Yngve Høiseth

Personal website

To Lecture or Not to Lecture: A Letter to Professors

Dear professors,

I recently returned to university after working for almost five years. While I’m largely happy to be back, I was surprised to find no noticeable change in your teaching methods. I would have expected ideas like the flipped classroom to take hold in the intervening years.

I believe that with improved methods, I could learn more, spend less time studying, or some combination of the two. Furthermore, I believe that the same applies to your teaching efforts: You could achieve more and/or spend less time.


My wish is that you update your methods in light of the research that has been done on learning and use some of the new technical tools that are available.

Why do I ask you to do this? I’ve listed my reasons below, along with some possible objections. I want to be brief, so I make them in a sweeping manner. If you think I’m wrong and you have good evidence, I’ll update my beliefs (and this text).

Most lecturers are far worse than the best

Good lectures are rewarding – the great ones are even inspiring. Bad lectures are soul-sucking. Average lectures are boring, and I learn little. Most of you are somewhere around average.

Many lectures by good and great lecturers are available online. See, e.g., Khan Academy or Coursera. Given that great lectures are available, most of you should not lecture at all. Only outliers should. The rest of you should instead point us to the relevant lectures online.

We may not need lectures at all. I learn a lot just by reading and working my way through textbooks. However, I often find it easier to follow an expert’s oral explanation, so I wouldn’t want to rely only on books.

Many don’t like getting up before seven

Quite a few lectures are early in the morning, presumably because of limited lecture hall capacity. You’ve told me you don’t like this, and I know that most students hate getting up early. We are almost done with linear TV in favor of streaming when we want. That should be the model for lectures, too.

There are other good reasons for why a fixed time and place is impractical. I may be travelling, visiting the doctor or have other lectures that conflict with yours.

Automate repetitive tasks

Every semester, you duplicate a lot of effort from a previous semester. In business, I learned that repetitive tasks should be automated, outsourced or delegated in order to save time and/or increase quality. For example. rather than manually testing an entire software system every time I make a change, I write some automated tests that do this for me. Thankfully, you can leave lecturing to the outliers. They’ve already done the work.

You may lose some swag

Standing in front of a lot of people who are at least apparently listening to you can be exhilarating. You’ll lose that, but I think it’s worth it.

You’re painful to pause or rewind

When I miss any of your points, I ask you to rewind. But I can only do that so much before you and my fellow students start hating me. So I only do it at most a couple of times per lecture. When you’ve asked a question, I’d like to pause and think about it. If it’s a mathematical problem, I’d like to try it myself first. But that’s damn difficult to do with your live performance.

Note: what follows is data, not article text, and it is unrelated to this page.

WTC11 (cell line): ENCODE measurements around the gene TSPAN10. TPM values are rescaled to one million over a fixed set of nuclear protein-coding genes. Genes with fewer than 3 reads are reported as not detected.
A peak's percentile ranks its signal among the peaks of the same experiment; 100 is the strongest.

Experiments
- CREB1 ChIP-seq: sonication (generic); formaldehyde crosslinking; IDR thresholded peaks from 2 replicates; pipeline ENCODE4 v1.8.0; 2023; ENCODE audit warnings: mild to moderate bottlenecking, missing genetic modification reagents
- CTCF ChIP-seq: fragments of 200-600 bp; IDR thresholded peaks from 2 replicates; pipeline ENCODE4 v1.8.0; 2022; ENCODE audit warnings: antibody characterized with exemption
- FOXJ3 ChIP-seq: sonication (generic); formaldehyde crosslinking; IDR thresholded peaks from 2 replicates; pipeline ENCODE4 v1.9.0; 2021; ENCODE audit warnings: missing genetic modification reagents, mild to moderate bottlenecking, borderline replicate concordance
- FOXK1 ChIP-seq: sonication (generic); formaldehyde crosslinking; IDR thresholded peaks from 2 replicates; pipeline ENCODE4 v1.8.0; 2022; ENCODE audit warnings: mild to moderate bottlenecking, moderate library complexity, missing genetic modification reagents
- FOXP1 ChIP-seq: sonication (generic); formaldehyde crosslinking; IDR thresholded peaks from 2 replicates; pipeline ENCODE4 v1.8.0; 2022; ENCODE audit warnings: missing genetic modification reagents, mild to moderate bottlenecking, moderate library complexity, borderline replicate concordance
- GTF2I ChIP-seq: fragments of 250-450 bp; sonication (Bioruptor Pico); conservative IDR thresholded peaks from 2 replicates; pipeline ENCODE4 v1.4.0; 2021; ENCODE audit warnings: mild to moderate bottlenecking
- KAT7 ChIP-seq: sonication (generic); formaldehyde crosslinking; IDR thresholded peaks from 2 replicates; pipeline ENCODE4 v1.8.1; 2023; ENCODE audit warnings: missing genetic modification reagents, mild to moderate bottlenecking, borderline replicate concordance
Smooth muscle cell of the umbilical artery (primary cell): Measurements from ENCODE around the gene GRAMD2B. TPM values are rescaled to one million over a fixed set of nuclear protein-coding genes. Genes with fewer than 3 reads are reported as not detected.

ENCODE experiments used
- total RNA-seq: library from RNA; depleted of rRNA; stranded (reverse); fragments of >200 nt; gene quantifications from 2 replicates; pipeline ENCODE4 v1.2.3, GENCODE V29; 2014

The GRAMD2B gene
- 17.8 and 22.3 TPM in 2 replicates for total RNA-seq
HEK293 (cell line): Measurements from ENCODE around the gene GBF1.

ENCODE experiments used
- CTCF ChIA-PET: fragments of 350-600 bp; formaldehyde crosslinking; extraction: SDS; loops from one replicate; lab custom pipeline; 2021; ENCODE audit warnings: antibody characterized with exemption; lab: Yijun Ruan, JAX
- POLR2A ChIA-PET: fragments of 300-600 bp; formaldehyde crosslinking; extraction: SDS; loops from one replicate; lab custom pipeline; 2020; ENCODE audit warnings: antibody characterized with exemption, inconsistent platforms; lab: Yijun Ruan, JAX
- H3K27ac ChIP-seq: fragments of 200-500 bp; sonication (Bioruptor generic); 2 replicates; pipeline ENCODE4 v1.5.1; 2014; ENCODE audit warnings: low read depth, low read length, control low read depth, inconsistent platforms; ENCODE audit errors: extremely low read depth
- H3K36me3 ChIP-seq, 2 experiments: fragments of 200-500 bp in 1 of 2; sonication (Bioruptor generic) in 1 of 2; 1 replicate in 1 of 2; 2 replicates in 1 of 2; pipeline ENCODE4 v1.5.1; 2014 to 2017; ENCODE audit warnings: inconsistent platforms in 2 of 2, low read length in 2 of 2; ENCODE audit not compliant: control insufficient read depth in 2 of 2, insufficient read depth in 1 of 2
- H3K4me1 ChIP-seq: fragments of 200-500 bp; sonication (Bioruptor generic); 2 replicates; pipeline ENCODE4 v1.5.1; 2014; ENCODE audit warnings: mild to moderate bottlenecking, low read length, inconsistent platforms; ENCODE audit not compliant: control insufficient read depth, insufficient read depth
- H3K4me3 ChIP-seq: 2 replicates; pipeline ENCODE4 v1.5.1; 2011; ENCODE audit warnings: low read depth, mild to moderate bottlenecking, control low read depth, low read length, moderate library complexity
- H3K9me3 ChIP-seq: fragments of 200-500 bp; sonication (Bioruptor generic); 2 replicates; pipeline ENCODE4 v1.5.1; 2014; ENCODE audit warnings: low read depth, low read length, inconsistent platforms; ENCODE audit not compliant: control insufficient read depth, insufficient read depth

Fortunately, these problems have been solved with books and recorded video.

Students learn at varying speeds

When you’re lecturing to a group of students, you need to pick a single pace. If all students were identical, that would be fine. But in practice, one student’s ideal pace varies from the next student’s. So, we end up with a situation where the pace works for some students, but many end up bored or frustrated.

Again, books and recorded lectures solve this issue because we can pause, rewind and even control the playback speed.

Lectures are OK for meeting other students

I not only want to learn, I also want to get to know my fellow students. Lectures sort of work for that purpose. We’re all in the same room together, we sit next to each other, and we talk in the breaks. But the process would be greatly accelerated if we worked together, debated each other, etc. You could, instead of lecturing, use formats which allowed for these kinds of interactions between students.

A lecture is no guarantee that people have internalized what you said

I’ve heard some of you say that you want to lecture because then you can guarantee that the students know the material. I’m sorry, but that’s wishful thinking. I can easily let my mind wander during lectures – in fact, I often do.

I need deliberate practice

What are you supposed to do with your now freed-up time? Research? You can, of course, but I hope that you’ll instead try to help us in other ways. Concretely, I want as much feedback as I can get from you. And I want you to push me outside my comfort zone. (See this article for more.) Whenever possible, use a system that tests students with minimal effort on your part. Khan Academy, for example, requires students to solve math problems consistently before they are deemed proficient in a topic.

One way of learning facts (which are a requirement even in the age of the Internet) is using active recall and spaced repetition. You (or your teaching assistants) could prepare flashcards rather than lectures.

Won’t we just get started later in the semester?

Not if you take what I say about deliberate practice seriously. You can begin the course by requiring me to produce something that you (or one of your assistants) can review.

Closing remarks

I’d like to repeat that I know that I may be wrong and if presented with good evidence, I’ll happily update my beliefs.

comments powered by Disqus